In any case what Santideva is suggesting here is that if one maintains one’s way of life and outlook in accordance with the mentality of the childish, being confined and limited only to the concerns of immediate gratification and wish fulfillment then this kind of pursuit leads to birth in the lower realms. Since this is the danger of living that sort of way of life, the practitioner needs to question the whole wisdom of associating with the childish.

Santideva goes on to describe the characteristics of the so-called childish, those who are childish. In fact he suggests that even if one were to strive to make the childish happy, it is a pointless pursuit. He writes:


One moment they are friends

83 And in the next instant they become enemies.

Since they become angry even in joyful situations,

It is difficult to please ordinary people.


He is describing the irrationality of the character of those who are childish, who lack the ability to judge between long-term and short-term of their own interests. The reference to joyful situations is to situations where in order to gain long-term benefit one may have to sometimes let go of immediate gratification. Also one may have to adopt a certain discipline for example the practice of cultivating inner contentment or leading a life based on modest desires. These are ideals, which can contribute towards the attainment of long-term benefits but those who are childish, if one tries to teach them these ideals, instead of being grateful it may in fact annoy them.

Santideva goes on to say that the key point of this discourse on the dangers of associating with negative friends is not to suggest that one needs to abandon them, certainly not. One must insure that one’s perspectives on life, one’s vision of life and one’s outlook and behavior are not influenced by those of childish temperament but that one need never abandon them from one’s compassion. In fact even in one’s behavior or daily interactions with them, he writes:


When they are encountered, though, I should please them by being happy.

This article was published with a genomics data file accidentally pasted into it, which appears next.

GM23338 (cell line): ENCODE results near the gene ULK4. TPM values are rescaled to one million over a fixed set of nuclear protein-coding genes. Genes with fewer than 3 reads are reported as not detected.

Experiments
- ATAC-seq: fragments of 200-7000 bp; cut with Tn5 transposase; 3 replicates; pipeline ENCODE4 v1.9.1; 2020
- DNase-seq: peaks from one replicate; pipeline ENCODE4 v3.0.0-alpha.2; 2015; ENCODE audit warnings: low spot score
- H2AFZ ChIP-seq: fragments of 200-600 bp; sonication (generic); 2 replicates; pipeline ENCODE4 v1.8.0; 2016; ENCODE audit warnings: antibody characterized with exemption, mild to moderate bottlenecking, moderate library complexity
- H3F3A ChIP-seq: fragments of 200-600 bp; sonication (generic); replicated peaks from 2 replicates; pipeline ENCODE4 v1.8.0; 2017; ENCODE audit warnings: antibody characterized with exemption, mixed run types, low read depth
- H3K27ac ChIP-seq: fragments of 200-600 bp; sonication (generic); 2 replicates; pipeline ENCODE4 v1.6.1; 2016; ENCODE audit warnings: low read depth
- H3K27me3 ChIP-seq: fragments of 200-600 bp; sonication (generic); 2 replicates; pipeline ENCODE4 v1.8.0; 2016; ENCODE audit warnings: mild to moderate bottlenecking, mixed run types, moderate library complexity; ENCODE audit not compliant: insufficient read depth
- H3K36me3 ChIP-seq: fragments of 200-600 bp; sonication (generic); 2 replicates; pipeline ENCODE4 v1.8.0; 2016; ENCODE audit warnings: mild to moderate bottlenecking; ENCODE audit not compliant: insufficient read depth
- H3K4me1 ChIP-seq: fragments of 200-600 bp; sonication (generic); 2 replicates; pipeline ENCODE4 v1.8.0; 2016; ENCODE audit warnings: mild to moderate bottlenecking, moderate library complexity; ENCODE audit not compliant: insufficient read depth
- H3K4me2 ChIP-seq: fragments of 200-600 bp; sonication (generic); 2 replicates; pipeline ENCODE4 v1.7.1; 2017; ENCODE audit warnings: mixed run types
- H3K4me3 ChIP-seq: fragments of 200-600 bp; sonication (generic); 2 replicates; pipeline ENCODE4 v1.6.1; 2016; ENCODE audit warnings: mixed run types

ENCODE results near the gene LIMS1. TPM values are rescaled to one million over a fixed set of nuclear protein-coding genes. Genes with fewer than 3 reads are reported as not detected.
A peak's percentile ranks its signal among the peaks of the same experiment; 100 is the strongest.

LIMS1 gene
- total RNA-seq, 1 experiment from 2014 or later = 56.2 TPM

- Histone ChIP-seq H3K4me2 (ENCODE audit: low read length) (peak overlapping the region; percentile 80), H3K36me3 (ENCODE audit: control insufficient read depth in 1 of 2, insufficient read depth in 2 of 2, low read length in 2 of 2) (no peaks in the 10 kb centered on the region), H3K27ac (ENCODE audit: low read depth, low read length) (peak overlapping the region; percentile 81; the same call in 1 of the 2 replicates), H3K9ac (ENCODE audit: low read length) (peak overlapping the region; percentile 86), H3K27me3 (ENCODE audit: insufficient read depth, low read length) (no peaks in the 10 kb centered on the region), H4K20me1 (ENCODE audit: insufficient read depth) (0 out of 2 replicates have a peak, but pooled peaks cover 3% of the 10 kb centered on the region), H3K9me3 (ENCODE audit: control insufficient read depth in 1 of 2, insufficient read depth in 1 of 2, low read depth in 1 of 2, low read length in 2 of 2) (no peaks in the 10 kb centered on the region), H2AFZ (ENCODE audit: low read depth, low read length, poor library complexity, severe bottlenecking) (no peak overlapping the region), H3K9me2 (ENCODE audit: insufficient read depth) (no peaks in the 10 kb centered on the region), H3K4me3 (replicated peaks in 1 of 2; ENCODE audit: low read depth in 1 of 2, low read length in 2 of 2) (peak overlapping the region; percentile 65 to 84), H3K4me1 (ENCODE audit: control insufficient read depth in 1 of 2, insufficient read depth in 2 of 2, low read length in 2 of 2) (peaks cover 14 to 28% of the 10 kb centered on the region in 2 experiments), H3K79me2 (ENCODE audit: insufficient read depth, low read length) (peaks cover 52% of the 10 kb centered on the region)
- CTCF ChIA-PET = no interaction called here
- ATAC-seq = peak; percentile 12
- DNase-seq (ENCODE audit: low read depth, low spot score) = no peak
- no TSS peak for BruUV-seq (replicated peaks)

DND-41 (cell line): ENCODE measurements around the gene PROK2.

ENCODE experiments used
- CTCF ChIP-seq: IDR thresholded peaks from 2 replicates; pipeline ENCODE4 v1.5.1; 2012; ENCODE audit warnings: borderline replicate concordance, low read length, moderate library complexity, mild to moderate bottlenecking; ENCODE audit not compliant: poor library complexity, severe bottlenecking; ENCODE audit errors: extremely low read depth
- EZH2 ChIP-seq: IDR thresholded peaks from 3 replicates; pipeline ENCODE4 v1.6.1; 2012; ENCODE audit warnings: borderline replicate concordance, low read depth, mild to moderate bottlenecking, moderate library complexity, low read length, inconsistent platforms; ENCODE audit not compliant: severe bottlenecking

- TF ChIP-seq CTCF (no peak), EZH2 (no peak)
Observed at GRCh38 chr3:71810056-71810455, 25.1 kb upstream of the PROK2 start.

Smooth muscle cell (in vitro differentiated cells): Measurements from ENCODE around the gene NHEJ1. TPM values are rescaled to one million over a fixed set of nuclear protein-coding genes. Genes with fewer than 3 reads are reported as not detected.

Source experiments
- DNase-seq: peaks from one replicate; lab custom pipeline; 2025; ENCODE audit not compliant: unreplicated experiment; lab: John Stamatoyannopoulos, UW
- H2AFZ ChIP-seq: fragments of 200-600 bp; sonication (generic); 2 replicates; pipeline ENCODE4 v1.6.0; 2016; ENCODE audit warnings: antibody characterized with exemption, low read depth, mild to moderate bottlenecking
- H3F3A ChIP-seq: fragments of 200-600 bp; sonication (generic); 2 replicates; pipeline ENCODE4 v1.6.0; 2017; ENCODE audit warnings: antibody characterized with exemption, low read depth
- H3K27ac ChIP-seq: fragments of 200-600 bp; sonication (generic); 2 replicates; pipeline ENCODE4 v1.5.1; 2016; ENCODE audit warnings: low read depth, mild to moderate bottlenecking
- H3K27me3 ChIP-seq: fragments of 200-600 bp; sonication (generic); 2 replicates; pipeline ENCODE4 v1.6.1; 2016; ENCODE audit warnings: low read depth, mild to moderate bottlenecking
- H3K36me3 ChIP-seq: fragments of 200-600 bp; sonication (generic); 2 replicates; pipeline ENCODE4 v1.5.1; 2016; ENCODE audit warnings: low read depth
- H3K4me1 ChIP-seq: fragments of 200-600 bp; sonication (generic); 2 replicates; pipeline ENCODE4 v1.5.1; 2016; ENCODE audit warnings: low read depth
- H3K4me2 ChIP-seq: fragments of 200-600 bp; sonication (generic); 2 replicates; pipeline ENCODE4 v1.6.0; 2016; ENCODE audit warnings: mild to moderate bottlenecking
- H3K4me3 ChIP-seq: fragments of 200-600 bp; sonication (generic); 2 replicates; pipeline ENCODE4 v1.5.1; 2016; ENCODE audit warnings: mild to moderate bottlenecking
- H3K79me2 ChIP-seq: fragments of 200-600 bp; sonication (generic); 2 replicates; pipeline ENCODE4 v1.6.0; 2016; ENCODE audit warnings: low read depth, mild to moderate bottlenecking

84 I should behave well merely out of courtesy,

But not become greatly familiar.


The term greatly familiar suggests that one should not immerse oneself in the vision of life that those of childish temperament have so that one does not become just like them.

An example is given in the following verse:


In the same way as a bee takes honey from a flower,

85 I should take merely (what is necessary) for the practice of Dharma

But remain unfamiliar

As though I had never seen them before.


It is suggested here is that a bee is able to extract the essence, the best part of the flower without destroying the flower. In a similar manner while interacting with those of a childish temperament one needs to insure that one’s own outlook and behavior is not influenced by them in a negative way. This is how one needs to deal with persons of childish temperament.

Santideva then goes on to explain that by reflecting upon the negative effects of being attached to worldly objects of desire such as fame, wealth and so on. He goes on to say that it is important to recognize their true nature which is that in any case at one point one will need to discard them. There is no way that one can take these worldly objects with one when death occurs. So he writes:


Although I may have much material wealth,

86 Be famous and well spoken of,

Whatever fame and renown I have amassed

Has no power to accompany me (after death).


In the following verse Santideva explains the practices of countering one’s attachment to fame and also one’s displeasure at people who belittle one. This is very important because it is very natural for one as a human being to be susceptible to these kinds of feeling. All of us when we hear others praising us are delighted and when we hear someone speaking against us then we feel unhappy. This is very natural so basically one is talking here about the need to overcome one’s attachment to worldly concerns.

For example in my own case if by sitting on this throne and giving a commentary on Santideva’s text, if in the corner of my mind if I have the thought that I wonder if people will praise me, if that thought arises immediately it suggests that I have fallen victim to attachment for worldly concerns. When such thoughts occur then I immediately apply an antidote by saying to myself that I cannot think along such lines. I am a monk who is committed to the monastic way of life and furthermore I am a practitioner who believes in the ideals of Santideva’s text presented here. Therefore I must not let myself be vulnerable to this kind of temptation. It is in this way that one has to tackle this kind of vulnerability.